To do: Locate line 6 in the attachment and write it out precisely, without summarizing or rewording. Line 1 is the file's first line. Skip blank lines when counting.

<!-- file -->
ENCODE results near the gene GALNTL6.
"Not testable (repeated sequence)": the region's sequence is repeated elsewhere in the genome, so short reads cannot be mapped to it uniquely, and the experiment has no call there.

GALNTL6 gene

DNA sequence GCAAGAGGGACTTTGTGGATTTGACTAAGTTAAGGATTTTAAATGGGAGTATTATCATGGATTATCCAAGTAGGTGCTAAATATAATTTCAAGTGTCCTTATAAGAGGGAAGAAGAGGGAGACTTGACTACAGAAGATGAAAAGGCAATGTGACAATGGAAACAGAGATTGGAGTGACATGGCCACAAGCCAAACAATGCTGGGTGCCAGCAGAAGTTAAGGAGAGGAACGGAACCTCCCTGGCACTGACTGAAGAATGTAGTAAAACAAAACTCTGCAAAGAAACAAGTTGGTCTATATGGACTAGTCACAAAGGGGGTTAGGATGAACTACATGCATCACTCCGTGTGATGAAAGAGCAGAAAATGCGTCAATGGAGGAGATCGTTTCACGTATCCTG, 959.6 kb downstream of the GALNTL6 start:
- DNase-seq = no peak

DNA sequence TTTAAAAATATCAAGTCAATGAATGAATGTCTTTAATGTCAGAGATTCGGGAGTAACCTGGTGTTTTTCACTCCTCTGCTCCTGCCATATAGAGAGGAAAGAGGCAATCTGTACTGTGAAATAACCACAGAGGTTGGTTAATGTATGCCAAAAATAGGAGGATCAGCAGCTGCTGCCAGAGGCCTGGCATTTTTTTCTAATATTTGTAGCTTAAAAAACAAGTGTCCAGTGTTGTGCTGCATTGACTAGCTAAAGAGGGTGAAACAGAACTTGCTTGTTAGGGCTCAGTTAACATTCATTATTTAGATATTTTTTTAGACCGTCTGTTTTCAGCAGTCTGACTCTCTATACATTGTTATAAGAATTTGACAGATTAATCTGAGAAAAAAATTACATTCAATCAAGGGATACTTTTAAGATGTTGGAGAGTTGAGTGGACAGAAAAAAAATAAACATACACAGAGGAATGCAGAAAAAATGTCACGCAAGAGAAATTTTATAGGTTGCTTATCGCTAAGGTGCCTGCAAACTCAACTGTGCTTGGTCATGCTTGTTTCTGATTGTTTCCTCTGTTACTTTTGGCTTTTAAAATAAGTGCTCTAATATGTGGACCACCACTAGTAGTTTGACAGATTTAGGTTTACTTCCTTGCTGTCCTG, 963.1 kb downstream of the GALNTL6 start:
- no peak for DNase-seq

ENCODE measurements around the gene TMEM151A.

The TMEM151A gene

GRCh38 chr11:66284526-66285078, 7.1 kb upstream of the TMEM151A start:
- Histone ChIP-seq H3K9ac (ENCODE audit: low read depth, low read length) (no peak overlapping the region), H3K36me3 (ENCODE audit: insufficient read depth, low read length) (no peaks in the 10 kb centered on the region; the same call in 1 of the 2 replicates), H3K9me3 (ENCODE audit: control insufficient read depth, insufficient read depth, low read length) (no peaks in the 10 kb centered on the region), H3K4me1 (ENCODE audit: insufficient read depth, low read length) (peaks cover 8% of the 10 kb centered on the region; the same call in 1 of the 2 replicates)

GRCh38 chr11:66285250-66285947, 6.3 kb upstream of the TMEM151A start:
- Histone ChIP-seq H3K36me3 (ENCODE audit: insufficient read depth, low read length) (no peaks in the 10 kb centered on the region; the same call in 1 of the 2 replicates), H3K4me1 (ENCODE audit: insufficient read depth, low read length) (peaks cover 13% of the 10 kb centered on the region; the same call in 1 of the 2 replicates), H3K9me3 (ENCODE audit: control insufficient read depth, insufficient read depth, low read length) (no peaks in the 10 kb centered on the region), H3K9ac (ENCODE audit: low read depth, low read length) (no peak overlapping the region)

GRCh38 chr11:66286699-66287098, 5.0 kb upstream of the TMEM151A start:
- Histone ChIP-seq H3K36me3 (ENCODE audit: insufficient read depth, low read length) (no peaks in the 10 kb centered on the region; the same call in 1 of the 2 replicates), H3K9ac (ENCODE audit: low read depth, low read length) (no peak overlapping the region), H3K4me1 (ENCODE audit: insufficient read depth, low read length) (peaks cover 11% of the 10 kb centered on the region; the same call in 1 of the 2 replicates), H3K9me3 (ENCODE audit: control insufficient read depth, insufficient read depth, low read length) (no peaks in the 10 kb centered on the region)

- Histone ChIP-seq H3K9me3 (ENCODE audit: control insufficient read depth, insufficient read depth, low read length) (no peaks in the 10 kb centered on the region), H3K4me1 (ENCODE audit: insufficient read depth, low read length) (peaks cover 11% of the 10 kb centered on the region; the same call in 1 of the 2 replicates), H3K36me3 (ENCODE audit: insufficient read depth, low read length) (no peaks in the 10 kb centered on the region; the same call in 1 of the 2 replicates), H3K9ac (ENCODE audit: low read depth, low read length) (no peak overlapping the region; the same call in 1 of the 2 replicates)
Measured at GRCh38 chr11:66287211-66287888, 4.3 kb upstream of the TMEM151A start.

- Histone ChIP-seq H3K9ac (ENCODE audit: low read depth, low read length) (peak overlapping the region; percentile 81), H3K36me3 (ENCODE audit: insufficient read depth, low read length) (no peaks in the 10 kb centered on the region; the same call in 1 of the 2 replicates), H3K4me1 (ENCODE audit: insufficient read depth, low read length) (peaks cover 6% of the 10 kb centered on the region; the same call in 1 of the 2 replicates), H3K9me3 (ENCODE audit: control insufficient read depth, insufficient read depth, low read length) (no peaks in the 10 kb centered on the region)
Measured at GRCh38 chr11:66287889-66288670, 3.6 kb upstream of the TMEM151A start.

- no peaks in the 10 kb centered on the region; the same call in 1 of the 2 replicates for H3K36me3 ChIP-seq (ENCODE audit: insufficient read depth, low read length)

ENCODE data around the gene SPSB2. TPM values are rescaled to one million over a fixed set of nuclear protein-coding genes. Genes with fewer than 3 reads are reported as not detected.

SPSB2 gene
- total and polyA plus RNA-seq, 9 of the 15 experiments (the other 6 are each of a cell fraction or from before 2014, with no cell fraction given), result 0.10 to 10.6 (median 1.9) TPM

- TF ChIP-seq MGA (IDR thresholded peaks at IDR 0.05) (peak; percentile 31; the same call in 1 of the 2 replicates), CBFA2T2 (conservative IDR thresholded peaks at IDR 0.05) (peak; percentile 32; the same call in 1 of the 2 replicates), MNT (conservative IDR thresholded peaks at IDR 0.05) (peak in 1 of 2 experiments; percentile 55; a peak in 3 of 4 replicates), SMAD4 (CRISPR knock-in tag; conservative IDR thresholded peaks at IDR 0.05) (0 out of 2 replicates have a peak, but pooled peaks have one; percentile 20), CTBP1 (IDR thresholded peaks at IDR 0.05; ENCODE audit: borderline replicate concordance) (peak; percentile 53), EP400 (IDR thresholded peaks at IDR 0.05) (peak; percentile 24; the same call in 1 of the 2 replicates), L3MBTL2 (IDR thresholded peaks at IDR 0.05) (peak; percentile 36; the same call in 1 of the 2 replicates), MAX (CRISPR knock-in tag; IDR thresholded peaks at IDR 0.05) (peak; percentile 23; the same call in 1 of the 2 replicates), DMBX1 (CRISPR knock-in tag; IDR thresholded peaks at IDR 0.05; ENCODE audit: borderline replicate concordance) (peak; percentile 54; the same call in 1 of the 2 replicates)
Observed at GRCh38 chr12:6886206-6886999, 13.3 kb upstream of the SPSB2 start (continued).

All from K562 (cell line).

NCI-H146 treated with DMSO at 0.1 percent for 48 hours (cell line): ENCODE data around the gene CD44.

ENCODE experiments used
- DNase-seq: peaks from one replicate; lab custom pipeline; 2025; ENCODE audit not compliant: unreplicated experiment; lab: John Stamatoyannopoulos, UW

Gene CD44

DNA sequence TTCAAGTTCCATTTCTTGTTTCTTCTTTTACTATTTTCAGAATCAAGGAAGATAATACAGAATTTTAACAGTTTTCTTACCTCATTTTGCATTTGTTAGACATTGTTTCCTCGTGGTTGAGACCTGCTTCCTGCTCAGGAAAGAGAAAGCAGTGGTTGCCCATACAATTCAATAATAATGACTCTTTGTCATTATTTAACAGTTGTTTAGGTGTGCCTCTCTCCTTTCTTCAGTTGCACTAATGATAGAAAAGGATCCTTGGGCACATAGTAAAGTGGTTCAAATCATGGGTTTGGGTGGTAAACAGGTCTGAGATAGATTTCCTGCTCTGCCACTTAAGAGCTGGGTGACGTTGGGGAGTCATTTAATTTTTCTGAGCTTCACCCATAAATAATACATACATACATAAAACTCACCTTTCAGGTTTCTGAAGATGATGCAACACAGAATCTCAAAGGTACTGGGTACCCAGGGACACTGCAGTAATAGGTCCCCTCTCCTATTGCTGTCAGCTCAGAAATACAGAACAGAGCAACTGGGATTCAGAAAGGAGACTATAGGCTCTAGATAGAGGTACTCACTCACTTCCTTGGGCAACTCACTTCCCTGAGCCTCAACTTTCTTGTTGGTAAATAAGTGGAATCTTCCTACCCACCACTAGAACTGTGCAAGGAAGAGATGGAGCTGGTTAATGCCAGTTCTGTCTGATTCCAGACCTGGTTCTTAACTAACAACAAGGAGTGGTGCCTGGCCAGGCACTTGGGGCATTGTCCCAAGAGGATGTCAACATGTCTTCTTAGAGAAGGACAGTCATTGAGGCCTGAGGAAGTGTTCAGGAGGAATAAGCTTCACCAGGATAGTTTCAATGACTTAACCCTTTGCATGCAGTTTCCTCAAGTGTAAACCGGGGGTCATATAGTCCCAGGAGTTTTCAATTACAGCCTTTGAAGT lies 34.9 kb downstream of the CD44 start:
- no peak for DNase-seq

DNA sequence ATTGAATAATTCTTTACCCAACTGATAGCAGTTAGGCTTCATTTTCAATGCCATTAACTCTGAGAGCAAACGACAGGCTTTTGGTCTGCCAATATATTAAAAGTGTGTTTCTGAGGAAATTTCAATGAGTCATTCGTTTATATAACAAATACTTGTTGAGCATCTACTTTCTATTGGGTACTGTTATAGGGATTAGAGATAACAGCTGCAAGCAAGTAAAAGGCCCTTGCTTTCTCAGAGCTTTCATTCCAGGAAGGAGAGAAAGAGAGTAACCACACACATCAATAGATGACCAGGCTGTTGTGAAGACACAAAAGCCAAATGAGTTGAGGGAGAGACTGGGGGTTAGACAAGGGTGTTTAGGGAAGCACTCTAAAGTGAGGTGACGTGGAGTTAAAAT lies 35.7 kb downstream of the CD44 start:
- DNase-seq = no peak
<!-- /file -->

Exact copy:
DNA sequence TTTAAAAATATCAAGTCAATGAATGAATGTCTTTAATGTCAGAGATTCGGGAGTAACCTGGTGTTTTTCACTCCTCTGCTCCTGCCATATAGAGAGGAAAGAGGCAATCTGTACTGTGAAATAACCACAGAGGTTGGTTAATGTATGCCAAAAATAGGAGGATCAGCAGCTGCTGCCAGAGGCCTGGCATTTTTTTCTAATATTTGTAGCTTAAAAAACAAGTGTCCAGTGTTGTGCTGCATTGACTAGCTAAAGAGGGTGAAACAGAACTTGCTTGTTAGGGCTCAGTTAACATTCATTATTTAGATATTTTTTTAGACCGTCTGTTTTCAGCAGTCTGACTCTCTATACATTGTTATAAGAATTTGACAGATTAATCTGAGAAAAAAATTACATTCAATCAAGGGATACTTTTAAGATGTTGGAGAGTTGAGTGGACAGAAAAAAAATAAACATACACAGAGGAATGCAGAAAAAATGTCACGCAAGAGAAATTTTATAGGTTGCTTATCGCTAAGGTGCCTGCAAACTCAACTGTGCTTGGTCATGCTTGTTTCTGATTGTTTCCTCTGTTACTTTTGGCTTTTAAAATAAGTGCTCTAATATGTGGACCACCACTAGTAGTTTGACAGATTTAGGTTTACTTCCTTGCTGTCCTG, 963.1 kb downstream of the GALNTL6 start: